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Criminal proceedings down last year, latest figures show

17 January 2017

The total number of people proceeded against in Scottish courts fell by 5% to 116,800 in the year to 2015-16, according to figures published by Scotland’s Chief Statistician today. The number convicted was down 6% to 99,950.

Last year's decline, which continues the general downward trend of the last 10 years despite a short term rise in court activity between 2012-13 and 2014-15, was driven by a fall in motor vehicle offence convictions, down 16% to 32,569, which can be attributed, in part, to changes in Police Scotland guidelines around tackling motor vehicle offences. Dangerous and careless driving convictions rose by 5% from 3,414 in 2014-15 to 3,572 in 2015-16.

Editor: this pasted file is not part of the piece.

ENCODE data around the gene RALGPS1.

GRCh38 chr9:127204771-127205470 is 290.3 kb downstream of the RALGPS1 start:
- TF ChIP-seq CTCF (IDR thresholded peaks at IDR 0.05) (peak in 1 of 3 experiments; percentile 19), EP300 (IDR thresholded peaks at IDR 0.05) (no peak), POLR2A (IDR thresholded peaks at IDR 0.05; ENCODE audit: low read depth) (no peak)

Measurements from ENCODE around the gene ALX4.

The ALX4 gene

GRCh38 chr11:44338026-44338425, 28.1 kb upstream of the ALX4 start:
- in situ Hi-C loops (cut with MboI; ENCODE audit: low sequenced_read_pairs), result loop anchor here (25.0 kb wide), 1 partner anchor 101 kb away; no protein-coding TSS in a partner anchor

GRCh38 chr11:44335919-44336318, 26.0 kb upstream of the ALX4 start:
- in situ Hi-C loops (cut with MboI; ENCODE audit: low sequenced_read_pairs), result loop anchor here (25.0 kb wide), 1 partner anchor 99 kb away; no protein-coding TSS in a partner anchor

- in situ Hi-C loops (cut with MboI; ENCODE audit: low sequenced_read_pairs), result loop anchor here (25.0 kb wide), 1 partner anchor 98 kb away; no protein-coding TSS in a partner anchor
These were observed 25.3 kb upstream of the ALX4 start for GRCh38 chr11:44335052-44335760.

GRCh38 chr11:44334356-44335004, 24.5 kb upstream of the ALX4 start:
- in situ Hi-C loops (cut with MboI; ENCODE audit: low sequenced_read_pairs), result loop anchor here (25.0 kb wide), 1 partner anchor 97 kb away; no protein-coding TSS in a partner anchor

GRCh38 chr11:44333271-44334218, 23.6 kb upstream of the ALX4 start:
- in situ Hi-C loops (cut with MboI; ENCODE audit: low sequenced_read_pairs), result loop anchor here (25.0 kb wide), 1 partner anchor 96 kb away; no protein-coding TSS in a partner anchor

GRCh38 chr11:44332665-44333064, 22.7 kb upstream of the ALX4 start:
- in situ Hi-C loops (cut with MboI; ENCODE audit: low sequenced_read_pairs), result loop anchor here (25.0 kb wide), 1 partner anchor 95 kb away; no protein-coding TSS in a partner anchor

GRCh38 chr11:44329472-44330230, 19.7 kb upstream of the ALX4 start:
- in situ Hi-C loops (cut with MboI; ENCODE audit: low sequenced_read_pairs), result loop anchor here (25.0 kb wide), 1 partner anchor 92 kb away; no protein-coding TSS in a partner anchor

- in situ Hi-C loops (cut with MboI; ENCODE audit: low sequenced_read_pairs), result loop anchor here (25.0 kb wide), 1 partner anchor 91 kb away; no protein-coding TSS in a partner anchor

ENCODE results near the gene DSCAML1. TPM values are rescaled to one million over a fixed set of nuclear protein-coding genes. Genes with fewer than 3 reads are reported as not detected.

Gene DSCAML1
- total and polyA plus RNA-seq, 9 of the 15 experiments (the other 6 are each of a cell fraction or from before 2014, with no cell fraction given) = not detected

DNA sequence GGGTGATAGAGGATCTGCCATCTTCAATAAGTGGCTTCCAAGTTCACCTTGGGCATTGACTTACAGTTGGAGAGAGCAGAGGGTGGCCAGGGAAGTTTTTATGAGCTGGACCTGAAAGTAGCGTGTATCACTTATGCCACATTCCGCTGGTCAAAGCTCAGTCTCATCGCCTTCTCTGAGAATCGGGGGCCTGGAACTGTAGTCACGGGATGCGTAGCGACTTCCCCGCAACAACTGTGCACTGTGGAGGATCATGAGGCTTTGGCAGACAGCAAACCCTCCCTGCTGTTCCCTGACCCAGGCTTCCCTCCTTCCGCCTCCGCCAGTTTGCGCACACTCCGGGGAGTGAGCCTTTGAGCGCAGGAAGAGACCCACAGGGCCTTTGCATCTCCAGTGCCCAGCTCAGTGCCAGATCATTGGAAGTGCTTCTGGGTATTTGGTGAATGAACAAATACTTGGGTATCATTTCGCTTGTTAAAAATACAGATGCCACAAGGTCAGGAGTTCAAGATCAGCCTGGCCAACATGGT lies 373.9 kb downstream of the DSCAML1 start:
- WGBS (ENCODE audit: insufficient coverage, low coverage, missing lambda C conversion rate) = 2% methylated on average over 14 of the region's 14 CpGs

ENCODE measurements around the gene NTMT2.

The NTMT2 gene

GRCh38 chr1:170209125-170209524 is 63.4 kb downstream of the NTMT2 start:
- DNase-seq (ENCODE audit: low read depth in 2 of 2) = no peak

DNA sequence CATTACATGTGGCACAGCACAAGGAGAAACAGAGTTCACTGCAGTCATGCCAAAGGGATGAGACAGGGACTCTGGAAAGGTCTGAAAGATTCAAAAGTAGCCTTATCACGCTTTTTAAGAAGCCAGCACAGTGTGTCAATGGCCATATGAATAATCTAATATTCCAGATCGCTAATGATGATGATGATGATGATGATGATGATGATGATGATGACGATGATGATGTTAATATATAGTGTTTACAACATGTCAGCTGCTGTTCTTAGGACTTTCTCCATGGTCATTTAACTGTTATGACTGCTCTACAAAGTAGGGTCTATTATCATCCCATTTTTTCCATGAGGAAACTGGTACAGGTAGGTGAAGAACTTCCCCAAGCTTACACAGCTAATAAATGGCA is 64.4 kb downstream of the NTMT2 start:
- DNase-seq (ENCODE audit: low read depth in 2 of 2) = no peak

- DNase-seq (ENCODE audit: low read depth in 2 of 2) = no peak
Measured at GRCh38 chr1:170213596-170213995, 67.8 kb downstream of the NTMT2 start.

Homicide convictions and those for serious assault were up by between 5 and 6%, while non-sexual crimes of violence generally rose by 1%.

Convictions for sexual crimes remained broadly static in 2015-16, at 1,156 compared with 1,152 in 2014-15, a slowdown in the longer term rise. Proccedings in this category are up by 72% since 2010-11, but convictions show a lower rise of 53% over the same period. In contrast, proceedings for rape or attempted rape fell 20% year on year, but convictions fell by the lower rate of 16%.

Custodial sentences fell by 2% from 14,035 in 2014-15 to 13,735, the lowest level since 2006-07. The average sentence length, at around nine and a half months, was 1% longer than in 2014-15 and 26% longer than in 2006-07 (seven and a half months). Community sentences rose 2% to 18,943, and now account for 19% of total disposals in 2015-16 compared with 12% in 2006-07.

The publication also includes the first statistics on recorded police warnings. These were introduced in January 2016 by Police Scotland to deal with low level offences and replace formal adult warnings. It shows that there were 4,074 recoded police warnings issued during January to March 2016, compared with 3,355 formal adult warnings given earlier in 2015-16.

Click here to view the full publication. 


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